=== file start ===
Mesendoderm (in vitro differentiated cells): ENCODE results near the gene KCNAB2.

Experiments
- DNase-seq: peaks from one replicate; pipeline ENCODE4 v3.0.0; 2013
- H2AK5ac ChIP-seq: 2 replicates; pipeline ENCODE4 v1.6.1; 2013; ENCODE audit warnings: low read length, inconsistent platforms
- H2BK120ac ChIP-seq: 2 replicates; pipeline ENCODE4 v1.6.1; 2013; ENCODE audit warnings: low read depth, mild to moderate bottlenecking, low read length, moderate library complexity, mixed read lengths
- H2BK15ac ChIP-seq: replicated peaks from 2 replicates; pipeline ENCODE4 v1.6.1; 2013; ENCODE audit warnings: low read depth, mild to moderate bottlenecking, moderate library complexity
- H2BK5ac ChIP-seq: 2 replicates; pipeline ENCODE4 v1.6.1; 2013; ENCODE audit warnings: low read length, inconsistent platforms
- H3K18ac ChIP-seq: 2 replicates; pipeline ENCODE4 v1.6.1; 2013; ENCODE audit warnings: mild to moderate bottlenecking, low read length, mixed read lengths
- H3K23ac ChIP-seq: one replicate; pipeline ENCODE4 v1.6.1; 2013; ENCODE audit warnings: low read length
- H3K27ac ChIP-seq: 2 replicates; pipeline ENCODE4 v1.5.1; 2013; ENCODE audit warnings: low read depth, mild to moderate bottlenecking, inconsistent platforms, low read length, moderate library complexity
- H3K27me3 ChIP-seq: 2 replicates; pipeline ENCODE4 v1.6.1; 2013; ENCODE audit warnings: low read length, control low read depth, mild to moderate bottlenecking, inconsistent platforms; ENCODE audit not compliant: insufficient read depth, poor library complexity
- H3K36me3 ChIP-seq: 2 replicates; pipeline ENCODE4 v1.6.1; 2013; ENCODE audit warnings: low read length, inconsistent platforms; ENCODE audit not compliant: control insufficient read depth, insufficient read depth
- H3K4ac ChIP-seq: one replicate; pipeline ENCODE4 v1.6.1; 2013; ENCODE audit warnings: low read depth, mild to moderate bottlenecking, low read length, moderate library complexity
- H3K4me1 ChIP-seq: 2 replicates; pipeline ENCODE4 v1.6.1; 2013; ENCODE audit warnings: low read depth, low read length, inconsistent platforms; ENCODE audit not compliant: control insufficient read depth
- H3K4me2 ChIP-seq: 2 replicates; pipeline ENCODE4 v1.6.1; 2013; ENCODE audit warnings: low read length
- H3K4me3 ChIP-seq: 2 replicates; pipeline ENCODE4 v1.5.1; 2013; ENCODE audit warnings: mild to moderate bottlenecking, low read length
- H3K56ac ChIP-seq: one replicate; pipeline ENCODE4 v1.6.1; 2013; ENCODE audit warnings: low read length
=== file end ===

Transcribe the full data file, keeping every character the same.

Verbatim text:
Mesendoderm (in vitro differentiated cells): ENCODE results near the gene KCNAB2.

Experiments
- DNase-seq: peaks from one replicate; pipeline ENCODE4 v3.0.0; 2013
- H2AK5ac ChIP-seq: 2 replicates; pipeline ENCODE4 v1.6.1; 2013; ENCODE audit warnings: low read length, inconsistent platforms
- H2BK120ac ChIP-seq: 2 replicates; pipeline ENCODE4 v1.6.1; 2013; ENCODE audit warnings: low read depth, mild to moderate bottlenecking, low read length, moderate library complexity, mixed read lengths
- H2BK15ac ChIP-seq: replicated peaks from 2 replicates; pipeline ENCODE4 v1.6.1; 2013; ENCODE audit warnings: low read depth, mild to moderate bottlenecking, moderate library complexity
- H2BK5ac ChIP-seq: 2 replicates; pipeline ENCODE4 v1.6.1; 2013; ENCODE audit warnings: low read length, inconsistent platforms
- H3K18ac ChIP-seq: 2 replicates; pipeline ENCODE4 v1.6.1; 2013; ENCODE audit warnings: mild to moderate bottlenecking, low read length, mixed read lengths
- H3K23ac ChIP-seq: one replicate; pipeline ENCODE4 v1.6.1; 2013; ENCODE audit warnings: low read length
- H3K27ac ChIP-seq: 2 replicates; pipeline ENCODE4 v1.5.1; 2013; ENCODE audit warnings: low read depth, mild to moderate bottlenecking, inconsistent platforms, low read length, moderate library complexity
- H3K27me3 ChIP-seq: 2 replicates; pipeline ENCODE4 v1.6.1; 2013; ENCODE audit warnings: low read length, control low read depth, mild to moderate bottlenecking, inconsistent platforms; ENCODE audit not compliant: insufficient read depth, poor library complexity
- H3K36me3 ChIP-seq: 2 replicates; pipeline ENCODE4 v1.6.1; 2013; ENCODE audit warnings: low read length, inconsistent platforms; ENCODE audit not compliant: control insufficient read depth, insufficient read depth
- H3K4ac ChIP-seq: one replicate; pipeline ENCODE4 v1.6.1; 2013; ENCODE audit warnings: low read depth, mild to moderate bottlenecking, low read length, moderate library complexity
- H3K4me1 ChIP-seq: 2 replicates; pipeline ENCODE4 v1.6.1; 2013; ENCODE audit warnings: low read depth, low read length, inconsistent platforms; ENCODE audit not compliant: control insufficient read depth
- H3K4me2 ChIP-seq: 2 replicates; pipeline ENCODE4 v1.6.1; 2013; ENCODE audit warnings: low read length
- H3K4me3 ChIP-seq: 2 replicates; pipeline ENCODE4 v1.5.1; 2013; ENCODE audit warnings: mild to moderate bottlenecking, low read length
- H3K56ac ChIP-seq: one replicate; pipeline ENCODE4 v1.6.1; 2013; ENCODE audit warnings: low read length